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Listen to Her, a 7 min short film by Nandita Das is about two things – that domestic violence is not only physical, emotional violence is more sneaky, and that women can help each other by just holding space.
I feel the urge to write this piece in the wake of some harsh criticism I have found on the internet for the 7-minute long short film written, acted, directed and produced by the filmmaker and actor Nandita Das. The film has garnered much critical acclaim for its content and message, that come at the right moment when women are more unsafe at home especially during this nationwide lockdown.
National Commission for Women reports a huge surge in the number of domestic violence cases registered particularly during this period. Yet, this could be the tip of the iceberg.
Many women in the country do not have a mobile phone, let alone a smart phone or access to internet to report the abuse and file a case through social media platforms in the organization concerned. Many women are still putting up with domestic violence for various reasons ranging from lack of awareness and accessibility to stigma and antipathy of the world. Hence we understand that the number of cases registered is just by those very few women who could make it despite the threat for their lives.
That is exactly why it is essential more than ever to put an end to the century-long silence demanded from women by this world which is now crying out to the women to speak up.
In a country like India where women are given education only for attracting potential grooms who decide whether the wives can work after marriage, it is difficult to expect education and a job to empower women. A woman is allowed to work after marriage not because she wishes to make a financial contribution to the family but because she is expected to earn money to settle down the loans her husband has taken before their marriage.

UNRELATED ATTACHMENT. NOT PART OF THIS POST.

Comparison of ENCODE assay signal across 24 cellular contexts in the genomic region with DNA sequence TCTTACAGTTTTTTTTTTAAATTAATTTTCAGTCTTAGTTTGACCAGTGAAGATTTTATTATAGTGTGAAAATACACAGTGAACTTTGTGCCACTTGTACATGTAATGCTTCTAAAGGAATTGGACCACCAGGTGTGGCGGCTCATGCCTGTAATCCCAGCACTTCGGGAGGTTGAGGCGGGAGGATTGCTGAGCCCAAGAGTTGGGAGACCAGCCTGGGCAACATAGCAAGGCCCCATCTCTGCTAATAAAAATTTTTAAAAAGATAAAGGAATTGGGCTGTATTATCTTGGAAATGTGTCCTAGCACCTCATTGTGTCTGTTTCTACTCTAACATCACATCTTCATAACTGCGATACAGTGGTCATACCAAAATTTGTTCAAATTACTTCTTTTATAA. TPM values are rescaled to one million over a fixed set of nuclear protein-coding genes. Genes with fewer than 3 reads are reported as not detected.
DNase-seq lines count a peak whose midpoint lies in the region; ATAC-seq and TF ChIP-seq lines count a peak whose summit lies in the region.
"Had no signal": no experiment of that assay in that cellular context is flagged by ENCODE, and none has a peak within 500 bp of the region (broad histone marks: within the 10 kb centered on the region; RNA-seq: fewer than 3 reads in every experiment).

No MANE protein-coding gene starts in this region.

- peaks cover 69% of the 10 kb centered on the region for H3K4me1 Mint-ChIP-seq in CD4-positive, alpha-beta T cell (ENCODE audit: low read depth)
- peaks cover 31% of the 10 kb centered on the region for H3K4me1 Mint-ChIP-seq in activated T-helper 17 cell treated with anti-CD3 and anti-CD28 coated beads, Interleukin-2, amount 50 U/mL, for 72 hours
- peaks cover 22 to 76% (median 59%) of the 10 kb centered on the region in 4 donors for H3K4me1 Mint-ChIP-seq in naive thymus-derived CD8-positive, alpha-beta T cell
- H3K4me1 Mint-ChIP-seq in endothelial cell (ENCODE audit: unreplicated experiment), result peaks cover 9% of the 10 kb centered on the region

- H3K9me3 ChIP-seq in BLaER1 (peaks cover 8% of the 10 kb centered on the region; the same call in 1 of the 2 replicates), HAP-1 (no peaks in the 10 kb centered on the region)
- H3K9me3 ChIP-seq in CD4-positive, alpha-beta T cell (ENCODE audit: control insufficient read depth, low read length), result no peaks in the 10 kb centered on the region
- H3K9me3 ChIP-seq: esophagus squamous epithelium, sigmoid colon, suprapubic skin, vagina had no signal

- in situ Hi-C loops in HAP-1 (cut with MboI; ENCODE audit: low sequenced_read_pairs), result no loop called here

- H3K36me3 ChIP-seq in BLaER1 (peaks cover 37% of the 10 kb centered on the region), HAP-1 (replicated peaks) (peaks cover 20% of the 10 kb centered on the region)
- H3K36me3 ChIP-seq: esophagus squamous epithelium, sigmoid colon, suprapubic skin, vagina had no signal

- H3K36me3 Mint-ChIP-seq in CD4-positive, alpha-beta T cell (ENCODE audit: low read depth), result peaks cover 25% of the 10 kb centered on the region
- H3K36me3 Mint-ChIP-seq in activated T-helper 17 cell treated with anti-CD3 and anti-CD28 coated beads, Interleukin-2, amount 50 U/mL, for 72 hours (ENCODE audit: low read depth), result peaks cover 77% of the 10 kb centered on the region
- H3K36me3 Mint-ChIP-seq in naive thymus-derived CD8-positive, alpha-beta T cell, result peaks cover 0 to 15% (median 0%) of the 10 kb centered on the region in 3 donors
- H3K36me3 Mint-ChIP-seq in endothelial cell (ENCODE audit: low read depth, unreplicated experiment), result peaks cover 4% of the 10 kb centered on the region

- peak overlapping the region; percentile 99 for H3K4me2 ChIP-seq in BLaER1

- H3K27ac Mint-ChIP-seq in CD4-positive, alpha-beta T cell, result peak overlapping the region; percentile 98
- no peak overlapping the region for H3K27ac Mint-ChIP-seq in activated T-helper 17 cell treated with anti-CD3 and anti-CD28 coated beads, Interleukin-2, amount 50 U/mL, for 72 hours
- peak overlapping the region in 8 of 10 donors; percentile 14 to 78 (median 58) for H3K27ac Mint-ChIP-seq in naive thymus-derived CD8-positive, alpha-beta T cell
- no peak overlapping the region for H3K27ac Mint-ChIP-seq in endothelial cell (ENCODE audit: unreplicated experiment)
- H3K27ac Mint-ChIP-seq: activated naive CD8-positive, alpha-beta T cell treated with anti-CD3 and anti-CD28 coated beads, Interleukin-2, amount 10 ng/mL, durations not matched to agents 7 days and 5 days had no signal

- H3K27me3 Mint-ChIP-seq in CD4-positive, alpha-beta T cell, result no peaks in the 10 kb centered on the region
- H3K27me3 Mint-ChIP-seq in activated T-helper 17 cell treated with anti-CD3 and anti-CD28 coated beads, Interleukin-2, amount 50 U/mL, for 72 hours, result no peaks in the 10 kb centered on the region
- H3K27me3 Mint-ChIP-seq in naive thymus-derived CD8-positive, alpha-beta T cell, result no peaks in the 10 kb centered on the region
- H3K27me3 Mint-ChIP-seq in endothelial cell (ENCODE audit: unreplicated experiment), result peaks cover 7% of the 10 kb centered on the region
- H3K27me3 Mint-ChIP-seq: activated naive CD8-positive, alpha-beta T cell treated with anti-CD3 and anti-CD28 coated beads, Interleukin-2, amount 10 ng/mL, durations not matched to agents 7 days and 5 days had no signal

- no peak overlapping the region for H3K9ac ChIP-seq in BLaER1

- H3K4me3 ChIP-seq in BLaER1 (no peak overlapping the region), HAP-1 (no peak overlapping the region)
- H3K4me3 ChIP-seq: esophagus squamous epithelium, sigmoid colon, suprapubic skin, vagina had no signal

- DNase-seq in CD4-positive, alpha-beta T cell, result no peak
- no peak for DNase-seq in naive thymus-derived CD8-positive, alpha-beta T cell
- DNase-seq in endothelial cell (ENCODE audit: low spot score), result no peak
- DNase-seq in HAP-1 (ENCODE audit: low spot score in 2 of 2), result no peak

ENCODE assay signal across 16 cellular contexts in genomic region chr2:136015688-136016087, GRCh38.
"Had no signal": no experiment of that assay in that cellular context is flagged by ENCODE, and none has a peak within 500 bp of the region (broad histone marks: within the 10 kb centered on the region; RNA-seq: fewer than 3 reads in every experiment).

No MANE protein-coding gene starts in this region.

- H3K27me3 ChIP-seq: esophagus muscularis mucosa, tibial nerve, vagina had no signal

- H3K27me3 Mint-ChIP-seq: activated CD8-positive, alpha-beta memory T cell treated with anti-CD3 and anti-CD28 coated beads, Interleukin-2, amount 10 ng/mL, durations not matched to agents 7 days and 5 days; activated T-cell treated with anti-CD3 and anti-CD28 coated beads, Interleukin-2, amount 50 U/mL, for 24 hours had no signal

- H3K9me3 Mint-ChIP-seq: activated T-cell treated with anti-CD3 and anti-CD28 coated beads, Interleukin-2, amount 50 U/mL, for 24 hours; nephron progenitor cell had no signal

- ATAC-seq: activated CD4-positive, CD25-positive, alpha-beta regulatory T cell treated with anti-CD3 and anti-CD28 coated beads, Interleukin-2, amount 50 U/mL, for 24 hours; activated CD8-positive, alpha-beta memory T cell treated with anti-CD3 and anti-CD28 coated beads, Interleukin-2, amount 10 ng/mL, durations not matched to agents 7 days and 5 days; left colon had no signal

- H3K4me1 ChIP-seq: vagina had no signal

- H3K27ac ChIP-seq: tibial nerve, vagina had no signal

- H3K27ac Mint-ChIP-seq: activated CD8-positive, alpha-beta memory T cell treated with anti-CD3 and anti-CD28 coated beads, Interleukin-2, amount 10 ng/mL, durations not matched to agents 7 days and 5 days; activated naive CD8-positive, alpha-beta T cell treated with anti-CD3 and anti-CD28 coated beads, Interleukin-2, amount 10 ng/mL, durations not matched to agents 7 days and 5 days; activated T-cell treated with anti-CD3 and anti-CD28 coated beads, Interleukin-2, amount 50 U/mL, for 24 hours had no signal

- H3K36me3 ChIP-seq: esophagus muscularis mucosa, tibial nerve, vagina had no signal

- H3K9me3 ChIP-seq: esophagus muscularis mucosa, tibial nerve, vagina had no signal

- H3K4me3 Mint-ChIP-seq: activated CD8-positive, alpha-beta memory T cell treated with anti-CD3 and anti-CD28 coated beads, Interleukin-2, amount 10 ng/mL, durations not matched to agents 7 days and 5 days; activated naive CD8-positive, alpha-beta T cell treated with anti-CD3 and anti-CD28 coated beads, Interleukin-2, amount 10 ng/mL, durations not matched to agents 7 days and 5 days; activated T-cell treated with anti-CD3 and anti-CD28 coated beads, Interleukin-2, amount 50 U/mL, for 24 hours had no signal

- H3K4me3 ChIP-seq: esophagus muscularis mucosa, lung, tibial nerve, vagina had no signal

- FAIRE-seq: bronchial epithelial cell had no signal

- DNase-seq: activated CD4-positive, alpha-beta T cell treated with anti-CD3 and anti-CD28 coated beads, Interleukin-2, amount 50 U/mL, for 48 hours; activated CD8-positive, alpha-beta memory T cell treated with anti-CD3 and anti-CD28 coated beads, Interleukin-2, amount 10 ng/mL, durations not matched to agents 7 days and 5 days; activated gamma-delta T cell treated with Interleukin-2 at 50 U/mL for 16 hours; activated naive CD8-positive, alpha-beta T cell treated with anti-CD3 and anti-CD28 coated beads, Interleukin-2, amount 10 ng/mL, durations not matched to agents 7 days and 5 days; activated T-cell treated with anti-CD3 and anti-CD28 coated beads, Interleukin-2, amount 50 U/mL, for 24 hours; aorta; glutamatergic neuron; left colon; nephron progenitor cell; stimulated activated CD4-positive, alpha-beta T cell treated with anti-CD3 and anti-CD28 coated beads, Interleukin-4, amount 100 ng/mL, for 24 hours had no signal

One need not be told that many educated, working women in the country are not economically independent as their finances are managed by their husbands who possess their ATM, debit and credit cards and access their online banking account. Therefore, it does not surprise us when we see working women being reluctant to walk out on their abusive partners or raise their voice against exploitation or violence in their marital households fearing rejection and antagonism from their own maternal family and the society.
On the one hand, society treats divorcees, widows and single mothers harshly, and on the other, aggressively tells women not to tolerate any kind of violence but to speak up against it. This is one of the greatest ironies of the modern world.
A woman is brought up only to be packed off to her husband’s home and expected never to return, no matter what happens to her there. We come across many deaths of women every day, as they are murdered or forced to end their lives in family feuds over dowry or as a result of physical and emotional abuse. The parents of the victims regret having sent their daughters back to their marital homes even after knowing about the abuse they have been facing only when it is too late to save their daughters.
Sadly, death alone makes people realize that a woman’s life is much more precious than the opinion of the world. Until people learn this great lesson from a tragedy, they prefer to turn a blind eye to the atrocities happening in the world against women. At the same time, we see that people very often succumb to the collective amnesia and forget all the lessons they have learnt and instantly go back to their apathetic mode.
At this juncture, this short film comes as an important piece of work that addresses something which is the need of the hour.
We see an urban, upper middle class woman in an office meeting happening online while her husband is heard watching something in the adjacent room and her son is playing and chatting with her.
The son does not seem to understand that his mom is working, therefore he must not disturb her. If she had had a daughter, the daughter would have been taught her manners by this time and also trained to help her mom with the housework by doing errands.
The working mother gets up on and off in the middle of the conversation with her colleagues to go give her husband earphones so as not to be disturbed by the sound and after a while to make coffee for him when he orders it from the next room, not moving an inch from his place. She juggles kitchen work and office work alongside pampering her husband and son with her utmost care and attention.